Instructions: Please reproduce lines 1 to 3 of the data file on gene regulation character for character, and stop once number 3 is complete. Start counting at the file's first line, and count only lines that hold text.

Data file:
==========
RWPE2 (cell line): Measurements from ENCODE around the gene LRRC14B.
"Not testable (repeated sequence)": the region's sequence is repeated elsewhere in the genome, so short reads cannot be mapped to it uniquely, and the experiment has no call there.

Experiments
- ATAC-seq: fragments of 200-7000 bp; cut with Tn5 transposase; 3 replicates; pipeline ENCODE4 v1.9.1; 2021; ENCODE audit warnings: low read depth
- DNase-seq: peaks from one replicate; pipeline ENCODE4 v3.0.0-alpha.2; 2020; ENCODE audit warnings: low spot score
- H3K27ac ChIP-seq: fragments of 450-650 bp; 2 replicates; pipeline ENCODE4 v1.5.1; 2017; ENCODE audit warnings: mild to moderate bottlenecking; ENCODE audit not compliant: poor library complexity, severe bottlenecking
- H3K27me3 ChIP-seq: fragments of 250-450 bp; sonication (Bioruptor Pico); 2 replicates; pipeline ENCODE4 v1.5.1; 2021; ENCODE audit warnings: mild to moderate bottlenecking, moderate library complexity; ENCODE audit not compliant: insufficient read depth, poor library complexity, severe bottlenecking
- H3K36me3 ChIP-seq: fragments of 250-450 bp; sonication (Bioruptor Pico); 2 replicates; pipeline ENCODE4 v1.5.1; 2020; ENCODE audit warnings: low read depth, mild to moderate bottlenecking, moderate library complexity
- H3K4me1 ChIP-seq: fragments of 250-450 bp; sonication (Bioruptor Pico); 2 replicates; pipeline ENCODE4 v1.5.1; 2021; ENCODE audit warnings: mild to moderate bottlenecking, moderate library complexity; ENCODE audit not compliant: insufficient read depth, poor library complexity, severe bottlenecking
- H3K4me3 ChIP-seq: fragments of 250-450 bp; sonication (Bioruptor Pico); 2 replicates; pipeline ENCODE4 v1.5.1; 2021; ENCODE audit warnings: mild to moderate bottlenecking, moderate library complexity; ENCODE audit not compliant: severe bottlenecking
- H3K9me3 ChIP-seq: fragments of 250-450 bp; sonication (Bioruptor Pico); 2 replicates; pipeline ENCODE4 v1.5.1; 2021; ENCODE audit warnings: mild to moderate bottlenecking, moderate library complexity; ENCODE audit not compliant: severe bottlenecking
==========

RWPE2 (cell line): Measurements from ENCODE around the gene LRRC14B.
"Not testable (repeated sequence)": the region's sequence is repeated elsewhere in the genome, so short reads cannot be mapped to it uniquely, and the experiment has no call there.

Experiments